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Published March 31, 2012, 11:30 PM

Bursack: Mom resents daughter’s attempts to help

Dear Carol: My mother is mentally sharp, but she has serious physical health problems. I try to help her manage her health so that she can stay out of the hospital. When I push her to make good decisions about taking in fluids or using her cane, she tells me that that I’m “bossing” her and that she is perfectly capable of deciding what she needs.

By: Carol Bradley Bursack, INFORUM

Dear Carol: My mother is mentally sharp, but she has serious physical health problems.

I try to help her manage her health so that she can stay out of the hospital. When I push her to make good decisions about taking in fluids or using her cane, she tells me that that I’m “bossing” her and that she is perfectly capable of deciding what she needs.

She won’t allow me to go with her to the doctor.

I don’t want to strip her of her independence, but I want to help her do what’s right for her. Do I just give up and let her control her own health choices? The arguing is draining and gets me nowhere. – Grace

Dear Grace: Your mom likely feels her independence seeping away and is using this power play to avoid what she sees as giving up the right to make her own decisions.

Apparently, she feels that bringing someone with her to medical appointments infringes on that independence, which is too bad. But you need to start where you are, which is facing a wall of resistance.

Could you try backing off for awhile? Giving her some space may help her realize that you are there to help, not take over. When you do offer help, do so gently and let her know that ultimately the choice is hers. It’s hard for many aging people to be subjected to their adult children’s opinions about what they should do with their lives, so the fact that she resists your well-meant advice isn’t surprising.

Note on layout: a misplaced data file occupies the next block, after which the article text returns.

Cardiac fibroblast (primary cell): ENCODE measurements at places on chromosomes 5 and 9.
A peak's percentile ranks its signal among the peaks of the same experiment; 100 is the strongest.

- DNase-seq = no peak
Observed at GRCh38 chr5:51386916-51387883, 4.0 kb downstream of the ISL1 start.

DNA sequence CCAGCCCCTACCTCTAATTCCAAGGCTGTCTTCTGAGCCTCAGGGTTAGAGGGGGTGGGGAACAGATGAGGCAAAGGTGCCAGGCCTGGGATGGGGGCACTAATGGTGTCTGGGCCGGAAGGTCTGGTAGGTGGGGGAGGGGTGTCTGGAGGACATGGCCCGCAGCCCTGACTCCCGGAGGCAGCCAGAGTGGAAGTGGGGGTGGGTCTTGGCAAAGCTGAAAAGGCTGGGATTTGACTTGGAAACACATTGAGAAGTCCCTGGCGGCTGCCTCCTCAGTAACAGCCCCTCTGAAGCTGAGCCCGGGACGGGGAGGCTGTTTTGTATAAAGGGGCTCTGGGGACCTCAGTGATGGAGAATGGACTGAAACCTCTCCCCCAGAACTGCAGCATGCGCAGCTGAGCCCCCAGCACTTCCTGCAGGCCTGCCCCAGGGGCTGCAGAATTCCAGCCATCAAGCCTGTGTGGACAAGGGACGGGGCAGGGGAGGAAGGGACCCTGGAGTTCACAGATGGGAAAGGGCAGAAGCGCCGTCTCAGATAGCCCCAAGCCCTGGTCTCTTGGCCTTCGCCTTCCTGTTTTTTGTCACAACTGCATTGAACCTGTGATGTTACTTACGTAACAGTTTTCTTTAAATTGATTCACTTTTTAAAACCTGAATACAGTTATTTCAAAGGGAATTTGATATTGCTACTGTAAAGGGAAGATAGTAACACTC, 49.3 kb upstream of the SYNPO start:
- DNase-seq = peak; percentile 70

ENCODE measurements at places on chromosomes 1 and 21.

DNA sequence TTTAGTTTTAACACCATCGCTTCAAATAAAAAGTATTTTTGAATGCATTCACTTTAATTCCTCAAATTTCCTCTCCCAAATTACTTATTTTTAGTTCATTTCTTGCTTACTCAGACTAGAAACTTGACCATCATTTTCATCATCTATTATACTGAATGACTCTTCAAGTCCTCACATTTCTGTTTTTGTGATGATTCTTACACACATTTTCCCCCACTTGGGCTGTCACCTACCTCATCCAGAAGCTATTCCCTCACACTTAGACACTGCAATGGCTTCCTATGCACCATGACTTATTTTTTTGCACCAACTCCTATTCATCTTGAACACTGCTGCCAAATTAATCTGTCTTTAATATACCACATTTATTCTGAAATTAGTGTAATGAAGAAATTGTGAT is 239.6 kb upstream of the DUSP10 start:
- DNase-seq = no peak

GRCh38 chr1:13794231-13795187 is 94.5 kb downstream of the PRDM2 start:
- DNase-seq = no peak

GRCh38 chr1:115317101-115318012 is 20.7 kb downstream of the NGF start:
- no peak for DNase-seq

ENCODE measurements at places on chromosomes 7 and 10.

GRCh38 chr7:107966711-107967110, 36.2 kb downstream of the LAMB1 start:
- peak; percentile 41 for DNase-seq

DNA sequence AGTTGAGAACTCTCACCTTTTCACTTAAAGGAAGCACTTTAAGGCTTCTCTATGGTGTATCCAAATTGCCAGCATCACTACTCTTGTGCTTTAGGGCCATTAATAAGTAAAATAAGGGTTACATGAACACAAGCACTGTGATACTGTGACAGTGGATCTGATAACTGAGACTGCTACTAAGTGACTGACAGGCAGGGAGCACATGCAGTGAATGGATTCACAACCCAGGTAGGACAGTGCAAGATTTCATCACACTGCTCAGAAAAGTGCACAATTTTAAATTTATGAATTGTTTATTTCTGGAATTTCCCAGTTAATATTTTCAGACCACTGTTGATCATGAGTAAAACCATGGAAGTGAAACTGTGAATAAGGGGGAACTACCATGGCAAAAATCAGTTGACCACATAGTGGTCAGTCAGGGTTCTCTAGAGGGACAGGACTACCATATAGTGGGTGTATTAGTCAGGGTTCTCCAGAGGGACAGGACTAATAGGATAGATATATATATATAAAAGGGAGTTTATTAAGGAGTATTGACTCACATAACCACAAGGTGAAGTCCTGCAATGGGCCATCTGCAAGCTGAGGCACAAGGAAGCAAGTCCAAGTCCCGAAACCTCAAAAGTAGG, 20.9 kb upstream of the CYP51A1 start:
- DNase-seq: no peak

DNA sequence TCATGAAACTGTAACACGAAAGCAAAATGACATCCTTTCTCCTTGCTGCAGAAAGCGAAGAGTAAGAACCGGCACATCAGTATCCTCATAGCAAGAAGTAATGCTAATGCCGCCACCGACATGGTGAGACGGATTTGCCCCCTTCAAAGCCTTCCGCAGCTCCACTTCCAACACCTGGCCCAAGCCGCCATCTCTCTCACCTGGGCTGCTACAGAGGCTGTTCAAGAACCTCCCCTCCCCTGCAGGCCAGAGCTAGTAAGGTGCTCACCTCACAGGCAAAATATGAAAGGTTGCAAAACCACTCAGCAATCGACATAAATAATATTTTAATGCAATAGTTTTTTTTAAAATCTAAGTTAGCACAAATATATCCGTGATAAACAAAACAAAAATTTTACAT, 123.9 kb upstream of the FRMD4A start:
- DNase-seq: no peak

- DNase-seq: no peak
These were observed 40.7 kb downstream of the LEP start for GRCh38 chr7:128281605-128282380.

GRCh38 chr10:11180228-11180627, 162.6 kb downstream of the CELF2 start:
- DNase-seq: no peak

If you call or write the doctor and voice your concerns, perhaps at the next appointment the issue of bringing along a family member can be addressed. Sometimes an insistent physician can get through to a patient when the family can’t. I understand that she doesn’t follow the doctor’s orders at home, but this could be because she forgets what she’s supposed to do. It’s possible that she’s just very good at covering up some memory issues. Also, making poor decisions is one hallmark of several types of dementia, so that is something to consider.

I’d suggest that you tell her that you love her and that you’ll go along with her wishes despite that fact that you see issues quite differently. If she truly is cognitively healthy, she has a right to decide how she lives. Let her know that if she needs you or wants your opinion, you will be there.

Hopefully, if you back off – hard as that can be – she will eventually come around and see that she can trust you to go with her to medical appointments and help her when needed.

Carol Bradley Bursack is the author of a support book on caregiving and runs a website supporting caregivers at www.mindingourelders.com. She can be reached at carol@mindingourelders.com

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